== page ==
I also love that the curbs over there aren't many inches high, so cars can nose up to things much more often. Also, drive way entrances are not the big dips and things we have. It would be so much easier to have a low car (I mean super low car) in Europe.
 

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Discussion Starter #11
Funny ey...

German autobahn generally (highway) has no speed limit, you can literally drive as fast as your car allows you to drive.

The left lane is ONLY for faster driving cars aka drivers passing others,it is Illegal to use the left lane for basic driving.
Passing from the right lane is also Illegal...Germany and the drivers are also very very strict about it,meaning - everyone follows that rule,for safty reason. With that speed,you can not effort to drive left and right and what not...everyone knows : left lane for speeders and to pass others Only ,right lane for regular drivers. Also truck drivers and busses are not allowed to use the left lane,unless they are passing a slower vehicle.

Also in Germany most exist ramps to get out of the highway,are to your right, also the exits to enter the highway are very long,meaning time to speed up and get in line with the other cars driving.

Some cities,areas even states,have speed limits (120km/h) its usually on and off....
you might have for 5 miles no speed limit,and after that u might get a sign saying speed limit 120km/h

And also, german traffic signs are superior to most others, meaning if the speed limit changes on the autobahn in germany the sign will actually tell you "limit 120km/h after 2000m then u'll see another sign saying 120km/h after 1000m " so u are prepared to slow down.
Signs in germany are never sudden and very well managed. Alot of them are digital even.

Also every 3 miles on german highways,there is an emergency phone,in case your car breaks down...literally every single highway,has ever 3 miles an emergency phone on the shoulder,which is colored in orange.

On regular roads however the speed limit and enforcment is very strict.
The allowed alcohol level is 0.5 in germany, for new drivers aka beginers its 0.0 for 2 years,meaning u can not have nothing.

In germany,when you get your drivers license,you start with 2 year probabation,meaning,you have to drive safe and secure without any heavy incidents for 2 years,otherwise u could lose your license or have to re-take the test.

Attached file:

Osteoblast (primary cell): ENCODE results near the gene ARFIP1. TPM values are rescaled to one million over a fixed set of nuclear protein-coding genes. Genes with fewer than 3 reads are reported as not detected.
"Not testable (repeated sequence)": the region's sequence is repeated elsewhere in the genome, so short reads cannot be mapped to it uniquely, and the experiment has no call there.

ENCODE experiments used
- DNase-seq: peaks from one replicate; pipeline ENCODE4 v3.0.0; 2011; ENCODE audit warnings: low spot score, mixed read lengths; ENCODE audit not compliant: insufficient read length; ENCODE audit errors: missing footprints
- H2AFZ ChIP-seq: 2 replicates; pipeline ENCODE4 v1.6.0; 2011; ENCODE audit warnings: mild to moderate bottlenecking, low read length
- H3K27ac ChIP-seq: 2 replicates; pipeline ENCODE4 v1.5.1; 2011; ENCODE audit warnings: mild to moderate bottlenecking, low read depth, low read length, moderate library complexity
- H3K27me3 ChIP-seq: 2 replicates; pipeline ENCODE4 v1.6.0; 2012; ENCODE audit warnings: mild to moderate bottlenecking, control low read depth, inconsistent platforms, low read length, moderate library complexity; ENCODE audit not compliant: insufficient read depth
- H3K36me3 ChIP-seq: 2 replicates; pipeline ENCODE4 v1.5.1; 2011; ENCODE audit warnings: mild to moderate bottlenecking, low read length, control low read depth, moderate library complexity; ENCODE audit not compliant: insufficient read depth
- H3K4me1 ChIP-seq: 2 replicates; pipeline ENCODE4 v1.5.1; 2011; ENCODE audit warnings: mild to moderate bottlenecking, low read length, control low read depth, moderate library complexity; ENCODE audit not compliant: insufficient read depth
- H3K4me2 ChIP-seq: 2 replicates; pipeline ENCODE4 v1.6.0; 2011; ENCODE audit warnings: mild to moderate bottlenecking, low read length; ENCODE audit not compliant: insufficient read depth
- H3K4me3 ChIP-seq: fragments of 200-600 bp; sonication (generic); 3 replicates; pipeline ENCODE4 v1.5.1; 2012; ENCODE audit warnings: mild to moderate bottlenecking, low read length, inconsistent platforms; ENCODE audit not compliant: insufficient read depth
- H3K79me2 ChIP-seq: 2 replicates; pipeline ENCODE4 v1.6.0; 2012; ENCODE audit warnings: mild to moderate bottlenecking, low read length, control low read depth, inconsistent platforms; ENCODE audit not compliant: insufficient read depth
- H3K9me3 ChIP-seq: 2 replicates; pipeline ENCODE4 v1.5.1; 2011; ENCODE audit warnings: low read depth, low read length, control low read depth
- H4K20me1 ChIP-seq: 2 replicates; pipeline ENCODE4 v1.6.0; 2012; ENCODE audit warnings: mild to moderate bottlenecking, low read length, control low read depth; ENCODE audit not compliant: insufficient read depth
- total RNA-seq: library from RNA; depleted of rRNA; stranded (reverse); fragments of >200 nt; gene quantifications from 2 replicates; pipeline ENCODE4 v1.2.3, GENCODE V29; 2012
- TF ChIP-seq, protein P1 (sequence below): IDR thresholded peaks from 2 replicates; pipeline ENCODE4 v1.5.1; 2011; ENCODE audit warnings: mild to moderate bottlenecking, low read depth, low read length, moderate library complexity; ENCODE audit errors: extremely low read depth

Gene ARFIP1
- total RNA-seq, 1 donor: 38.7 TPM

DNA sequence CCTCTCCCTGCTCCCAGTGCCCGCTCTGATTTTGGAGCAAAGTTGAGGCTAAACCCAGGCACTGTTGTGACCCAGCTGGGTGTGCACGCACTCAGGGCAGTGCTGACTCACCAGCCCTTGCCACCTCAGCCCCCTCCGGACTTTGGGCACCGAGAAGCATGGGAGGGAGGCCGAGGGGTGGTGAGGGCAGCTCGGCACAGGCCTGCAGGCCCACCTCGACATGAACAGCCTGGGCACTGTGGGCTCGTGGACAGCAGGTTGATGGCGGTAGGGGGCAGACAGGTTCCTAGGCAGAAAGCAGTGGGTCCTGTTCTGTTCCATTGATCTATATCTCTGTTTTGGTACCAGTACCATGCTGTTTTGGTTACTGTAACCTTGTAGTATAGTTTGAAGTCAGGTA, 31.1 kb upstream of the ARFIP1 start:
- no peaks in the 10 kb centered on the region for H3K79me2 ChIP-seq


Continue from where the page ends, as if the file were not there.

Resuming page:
German drivers license cost usually 1200 euros almost 2000 bucks.
And a german drivers license,never expires and never needs to be renewed. Because its a drivers license,only not an ID!

About the cars, germany has a inspection law,every 2 years,cars need to go through a very strict inspection called "TuV" before they give you new tags for your car.
One of the main secure things is, under that TUV law,a car in germany is not allowed to have any kind of rust,if it doesmu won't be allowed to drive it or get new tags,unless its being fixed.They check breaks,they check your lights etc etc.

Its also the law in germany,that every car owner has to have an emergency kit in the vehicle.
The only funny part about this is " cops never check mercedes owners car, because Mercedes used to be the only car that came with a factory stock emergency kit in the trunk :)

Hope this little info was informative how things are in germany :) :Beer:
 

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The Autobahn is also twice as thick as American freeways. Reduces the amount of cracks and potholes from being created.
 

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As for the speed limit signs, I drove from Hamburg to Berlin and back a few times this year and to Oschersleben via Hannover, plus used the local autobahn everday around Hamburg from January to July. I did not see any warning signs prior to a change in speed limit. You can be cruising along at 200 km/h + and 120km/h sign about 18" in diameter flashes by and you are immediately 80+ km/h over the limit.

I guess it's different in other parts of the country or I'm just not very observant.
 

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Discussion Starter #16
This is the famous traffic sign on the german autobahn -
Speed Limit has been lifted aka No Speed Limit ;-)

the one with the 100 and stripes means - prior speed limit 100km/h,has been lifted to no speed limit.

And the blank with the stripes, same thing - no speed limit
 

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This is the famous traffic sign on the german autobahn -
Speed Limit has been lifted aka No Speed Limit ;-)

the one with the 100 and stripes means - prior speed limit 100km/h,has been lifted to no speed limit.

And the blank with the stripes, same thing - no speed limit
Actually this signs only removes a local speed limit from a more general, but higher, speed limit.
The sign that removes all limits has a solid black bar.
 

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My memory is like GeeJay's - when I was able to drive on decent unrestricted bits, there was usually tons of traffic - and the signs are easy to miss, speeding or not.

Fortunately, even German Efficiency hadn't managed to overcome French Bureaucracy, so the one time I'm pretty sure I got flashed never made it back to Paris! :)
 

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Discussion Starter #19
If those signs are on the autobahn it means NO SPEED LIMIT. . .
and those are the ONLY signs as posted them - there is no such sign with a solid bar,believe me lol

i like to think I should know better,considering i was born and lived in stuttgart,germany for 20 years and paid around 2000k for a german drivers license.